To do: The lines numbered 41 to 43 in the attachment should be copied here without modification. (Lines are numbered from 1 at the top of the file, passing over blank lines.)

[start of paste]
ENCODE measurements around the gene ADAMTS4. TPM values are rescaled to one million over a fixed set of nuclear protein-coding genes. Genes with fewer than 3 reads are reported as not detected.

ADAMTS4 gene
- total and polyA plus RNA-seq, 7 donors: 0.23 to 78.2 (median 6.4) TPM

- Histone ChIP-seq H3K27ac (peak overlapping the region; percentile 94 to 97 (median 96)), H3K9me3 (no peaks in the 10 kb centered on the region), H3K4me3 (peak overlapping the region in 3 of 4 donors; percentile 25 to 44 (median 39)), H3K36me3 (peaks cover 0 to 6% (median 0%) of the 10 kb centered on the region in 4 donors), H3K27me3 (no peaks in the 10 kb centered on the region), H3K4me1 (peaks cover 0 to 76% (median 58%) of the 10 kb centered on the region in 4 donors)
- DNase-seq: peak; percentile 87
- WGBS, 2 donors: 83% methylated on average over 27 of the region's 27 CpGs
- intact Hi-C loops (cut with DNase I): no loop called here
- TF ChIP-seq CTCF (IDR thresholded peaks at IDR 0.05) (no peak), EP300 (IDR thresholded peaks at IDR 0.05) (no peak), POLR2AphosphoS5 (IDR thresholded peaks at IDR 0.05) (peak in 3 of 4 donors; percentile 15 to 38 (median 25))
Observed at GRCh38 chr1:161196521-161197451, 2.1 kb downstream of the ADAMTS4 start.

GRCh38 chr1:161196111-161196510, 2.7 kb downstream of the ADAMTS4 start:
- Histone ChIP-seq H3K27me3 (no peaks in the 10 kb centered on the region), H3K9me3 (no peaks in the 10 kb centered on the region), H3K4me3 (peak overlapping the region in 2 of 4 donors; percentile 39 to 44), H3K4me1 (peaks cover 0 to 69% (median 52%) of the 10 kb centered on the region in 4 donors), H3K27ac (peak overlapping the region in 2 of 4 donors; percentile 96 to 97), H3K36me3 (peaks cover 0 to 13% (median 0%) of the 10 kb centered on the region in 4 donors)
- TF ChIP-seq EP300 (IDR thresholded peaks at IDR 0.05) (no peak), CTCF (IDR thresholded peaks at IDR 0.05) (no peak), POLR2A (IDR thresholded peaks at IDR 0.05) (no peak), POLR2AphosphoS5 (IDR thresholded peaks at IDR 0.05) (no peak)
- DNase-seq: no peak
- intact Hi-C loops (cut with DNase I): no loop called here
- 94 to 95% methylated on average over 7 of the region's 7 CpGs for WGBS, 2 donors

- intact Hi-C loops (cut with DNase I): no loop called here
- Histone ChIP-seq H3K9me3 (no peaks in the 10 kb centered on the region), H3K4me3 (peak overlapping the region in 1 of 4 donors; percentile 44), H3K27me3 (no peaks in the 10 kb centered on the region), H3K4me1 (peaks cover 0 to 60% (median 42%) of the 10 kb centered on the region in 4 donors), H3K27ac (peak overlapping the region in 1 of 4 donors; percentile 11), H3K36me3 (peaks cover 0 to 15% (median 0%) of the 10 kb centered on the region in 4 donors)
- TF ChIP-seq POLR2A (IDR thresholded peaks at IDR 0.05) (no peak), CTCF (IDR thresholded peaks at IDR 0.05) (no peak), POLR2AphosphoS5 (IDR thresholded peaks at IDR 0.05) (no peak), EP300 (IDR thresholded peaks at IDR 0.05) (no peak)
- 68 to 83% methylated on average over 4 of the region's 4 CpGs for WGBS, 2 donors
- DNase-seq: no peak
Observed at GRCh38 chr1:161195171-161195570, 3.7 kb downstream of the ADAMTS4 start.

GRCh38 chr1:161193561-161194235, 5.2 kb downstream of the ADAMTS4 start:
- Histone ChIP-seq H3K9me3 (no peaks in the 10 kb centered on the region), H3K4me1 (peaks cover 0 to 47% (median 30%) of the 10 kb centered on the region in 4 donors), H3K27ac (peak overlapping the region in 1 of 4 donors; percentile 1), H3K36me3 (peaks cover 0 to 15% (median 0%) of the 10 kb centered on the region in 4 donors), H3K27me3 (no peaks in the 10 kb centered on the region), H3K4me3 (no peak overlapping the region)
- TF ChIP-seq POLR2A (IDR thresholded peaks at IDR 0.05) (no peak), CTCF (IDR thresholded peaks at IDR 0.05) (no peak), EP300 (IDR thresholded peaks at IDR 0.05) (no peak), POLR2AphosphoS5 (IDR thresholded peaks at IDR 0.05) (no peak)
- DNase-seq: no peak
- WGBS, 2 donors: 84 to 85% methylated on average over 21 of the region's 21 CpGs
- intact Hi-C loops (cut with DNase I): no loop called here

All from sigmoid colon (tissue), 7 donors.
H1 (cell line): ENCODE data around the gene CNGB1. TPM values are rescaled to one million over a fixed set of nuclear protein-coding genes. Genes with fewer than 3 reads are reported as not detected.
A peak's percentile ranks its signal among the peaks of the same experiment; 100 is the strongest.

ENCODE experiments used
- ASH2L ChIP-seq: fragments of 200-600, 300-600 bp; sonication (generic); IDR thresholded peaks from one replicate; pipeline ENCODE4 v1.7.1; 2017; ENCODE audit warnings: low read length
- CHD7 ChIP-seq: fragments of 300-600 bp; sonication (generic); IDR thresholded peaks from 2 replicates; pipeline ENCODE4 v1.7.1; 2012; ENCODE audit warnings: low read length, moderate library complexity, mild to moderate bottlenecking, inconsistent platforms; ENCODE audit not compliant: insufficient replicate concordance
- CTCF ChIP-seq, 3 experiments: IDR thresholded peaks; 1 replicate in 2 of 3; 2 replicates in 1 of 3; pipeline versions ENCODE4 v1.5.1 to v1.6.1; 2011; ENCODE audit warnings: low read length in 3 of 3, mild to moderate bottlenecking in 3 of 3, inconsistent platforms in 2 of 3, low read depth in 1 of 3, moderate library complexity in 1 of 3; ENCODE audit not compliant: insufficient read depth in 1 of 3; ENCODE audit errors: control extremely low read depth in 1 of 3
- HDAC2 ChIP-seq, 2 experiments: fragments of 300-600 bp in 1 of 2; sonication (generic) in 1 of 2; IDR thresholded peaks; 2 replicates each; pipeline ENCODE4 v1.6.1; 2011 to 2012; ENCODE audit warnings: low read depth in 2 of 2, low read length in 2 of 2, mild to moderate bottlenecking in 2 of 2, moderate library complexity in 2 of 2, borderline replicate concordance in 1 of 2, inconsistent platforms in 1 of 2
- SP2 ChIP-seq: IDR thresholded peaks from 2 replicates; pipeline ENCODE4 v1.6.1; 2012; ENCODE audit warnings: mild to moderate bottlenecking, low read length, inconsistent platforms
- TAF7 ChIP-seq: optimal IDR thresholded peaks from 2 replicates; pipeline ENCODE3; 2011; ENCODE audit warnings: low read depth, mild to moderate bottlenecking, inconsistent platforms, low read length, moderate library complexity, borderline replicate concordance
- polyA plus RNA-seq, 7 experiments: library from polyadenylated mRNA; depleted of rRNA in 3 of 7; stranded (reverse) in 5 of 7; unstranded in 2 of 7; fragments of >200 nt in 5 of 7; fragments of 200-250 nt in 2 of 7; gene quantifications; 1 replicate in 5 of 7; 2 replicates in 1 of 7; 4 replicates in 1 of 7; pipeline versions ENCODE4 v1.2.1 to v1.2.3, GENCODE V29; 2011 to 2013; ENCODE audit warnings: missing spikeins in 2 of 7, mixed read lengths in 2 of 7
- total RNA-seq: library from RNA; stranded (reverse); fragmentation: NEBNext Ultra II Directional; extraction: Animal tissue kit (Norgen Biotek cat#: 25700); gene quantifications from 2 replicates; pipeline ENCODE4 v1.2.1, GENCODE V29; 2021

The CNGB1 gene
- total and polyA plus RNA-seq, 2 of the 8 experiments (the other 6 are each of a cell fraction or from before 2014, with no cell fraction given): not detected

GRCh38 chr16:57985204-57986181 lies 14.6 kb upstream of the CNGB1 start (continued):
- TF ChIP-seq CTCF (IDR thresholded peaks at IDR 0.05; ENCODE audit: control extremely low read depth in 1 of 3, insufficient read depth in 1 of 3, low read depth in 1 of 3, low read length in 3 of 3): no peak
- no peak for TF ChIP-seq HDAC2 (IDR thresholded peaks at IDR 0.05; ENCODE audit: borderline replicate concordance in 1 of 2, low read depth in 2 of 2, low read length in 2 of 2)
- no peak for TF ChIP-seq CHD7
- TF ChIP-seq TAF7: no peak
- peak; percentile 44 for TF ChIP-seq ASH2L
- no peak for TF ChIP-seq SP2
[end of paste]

- total and polyA plus RNA-seq, 2 of the 8 experiments (the other 6 are each of a cell fraction or from before 2014, with no cell fraction given): not detected

GRCh38 chr16:57985204-57986181 lies 14.6 kb upstream of the CNGB1 start (continued):
- TF ChIP-seq CTCF (IDR thresholded peaks at IDR 0.05; ENCODE audit: control extremely low read depth in 1 of 3, insufficient read depth in 1 of 3, low read depth in 1 of 3, low read length in 3 of 3): no peak